The Lark Theatre Company
by Nancy Rosati
The Lark Theatre Company was founded in 1994 to promote the development of new plays. Their annual holiday benefit to support The Lark Artist Fund will be a staged concert of Here's Love on Monday, December 17, 2001 at The Lucille Lortel Theatre. I asked director Donald Brenner to tell me about the Lark and some of their upcoming events.
"The Lark specifically develops new works. We like to think of it as being similar to the idea of the O'Neill Center, but it's a longer term commitment to the playwright. There are various stages a play can go through at the Lark - from a simple table reading to a studio retreat, which is thirteen hours of rehearsal and a staged reading. There's also what we call a BareBones Production, which is just what it sounds like - some sets, some lights, some costumes, and it's under a showcase contract with the actors. We get the best actors we can get through agents. We pay them more than we have to pay them ... that's the point of this benefit, to build up the Lark Artist Fund [so we can afford to pay them more]. We're not just paying transportation and things like that. We try to give them more than that because we value their time.
"We like to think of this benefit as artists raising money for artists.' People are donating their time so that we don't have to ask actors to donate their time on our projects throughout the year. That's a big thing."
Lark has theatre space in their studio on Eighth Avenue between 55th and 56th Streets, but they're looking to move, hopefully within a year or so. "A place has been spotted and we're working out deals. It will be a bigger and more flexible space. We like to refer to the space we use now as a theatrically evocative studio.' It's just a room, but it transforms into a more theatrical type of space when we do a BareBones Production and there are lights and risers. We make it a much warmer space to work in."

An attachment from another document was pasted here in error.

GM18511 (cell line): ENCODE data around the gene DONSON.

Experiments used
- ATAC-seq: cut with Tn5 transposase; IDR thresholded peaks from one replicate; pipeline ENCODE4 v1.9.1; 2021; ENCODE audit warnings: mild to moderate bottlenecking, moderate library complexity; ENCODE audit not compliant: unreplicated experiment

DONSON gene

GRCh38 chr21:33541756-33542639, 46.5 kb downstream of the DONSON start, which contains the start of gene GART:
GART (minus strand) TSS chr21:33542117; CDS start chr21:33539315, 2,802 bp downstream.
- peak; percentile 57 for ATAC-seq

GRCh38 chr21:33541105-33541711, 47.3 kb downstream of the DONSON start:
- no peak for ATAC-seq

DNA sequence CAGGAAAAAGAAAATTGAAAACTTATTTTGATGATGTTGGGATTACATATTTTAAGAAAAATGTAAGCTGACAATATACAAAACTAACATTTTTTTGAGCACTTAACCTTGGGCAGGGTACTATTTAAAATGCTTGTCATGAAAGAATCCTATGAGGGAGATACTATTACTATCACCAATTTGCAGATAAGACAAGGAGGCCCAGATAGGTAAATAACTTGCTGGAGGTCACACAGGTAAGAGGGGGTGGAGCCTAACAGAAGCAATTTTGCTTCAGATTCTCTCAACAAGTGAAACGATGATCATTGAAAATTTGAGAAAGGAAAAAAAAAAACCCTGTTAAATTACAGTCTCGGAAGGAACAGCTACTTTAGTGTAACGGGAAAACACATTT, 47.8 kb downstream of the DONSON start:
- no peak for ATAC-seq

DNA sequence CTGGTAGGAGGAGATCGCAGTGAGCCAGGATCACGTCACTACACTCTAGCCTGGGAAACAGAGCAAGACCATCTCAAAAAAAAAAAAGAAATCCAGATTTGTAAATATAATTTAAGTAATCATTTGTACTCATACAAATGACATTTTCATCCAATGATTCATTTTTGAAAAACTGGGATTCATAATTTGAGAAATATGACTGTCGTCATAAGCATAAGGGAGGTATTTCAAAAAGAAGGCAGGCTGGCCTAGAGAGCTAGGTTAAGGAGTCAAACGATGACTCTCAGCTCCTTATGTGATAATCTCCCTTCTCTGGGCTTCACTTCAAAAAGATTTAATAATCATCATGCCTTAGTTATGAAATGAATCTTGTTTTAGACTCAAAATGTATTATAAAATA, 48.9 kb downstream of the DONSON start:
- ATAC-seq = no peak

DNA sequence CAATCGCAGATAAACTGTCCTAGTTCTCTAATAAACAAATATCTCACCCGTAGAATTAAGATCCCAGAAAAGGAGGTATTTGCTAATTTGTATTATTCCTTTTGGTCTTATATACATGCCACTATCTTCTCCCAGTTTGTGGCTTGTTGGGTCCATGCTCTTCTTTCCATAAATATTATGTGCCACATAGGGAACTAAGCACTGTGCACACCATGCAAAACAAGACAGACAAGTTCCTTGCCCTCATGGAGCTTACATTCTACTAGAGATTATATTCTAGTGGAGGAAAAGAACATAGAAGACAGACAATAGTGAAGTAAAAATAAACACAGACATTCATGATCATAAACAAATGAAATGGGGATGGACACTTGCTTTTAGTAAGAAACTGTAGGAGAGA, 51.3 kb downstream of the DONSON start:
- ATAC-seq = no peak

Although the Lark Theatre specifically works with new, untested plays, they have had some success stories in their short history. "Pera Palas was done Off Broadway a couple of years ago and now it's opening up at the Longworth with hopes of coming into the city on a Broadway contract. That's the big Lark success story right now. The company's only been around for six years, so even having one that has gone that far is a good thing. Jack Heifner, who wrote Vanities developed a play at the Lark called Heartbreak. That was another big thing they did. There's also a play called A Hole in the Dark by Hilly Hicks which is done a lot around the country.
"At the moment I'm directing a play called Rhinebeck. The playwright is David Rambo, who's quite hot right now. He wrote a play called God's Man in Texas, which is one of the most produced plays all over the country. We're developing his new play. We've put it through our whole process, from a table reading to a studio retreat. Now we're going to a BareBones and it will run from the 6th of December through the 10th.
"It's a lovely play and it's short, only 80 minutes long. It's about a young couple who buys an old house in Rhinebeck. A man who feels a very strong connection to the house befriends them and then he finds out they're going to tear the house down and build a new one. It's about what we leave behind and the importance of the past, the present and the future. It's intelligent, witty, and touching. It's a great coup for us to be working on David's newest play because he's so hot right now. The Geffen has commissioned a new play from him and they're doing that this year. He's worked with The Actor's Theatre of Louisville and The Old Globe.
"After Rhinebeck, we'll be doing Bromius Beaujolais. That's the play that came out of Playwright's Week, which we do every year. We work with nine playwrights who are new to us. We often move forward with some of those projects and this is the play that came out of that. It's a lovely play too."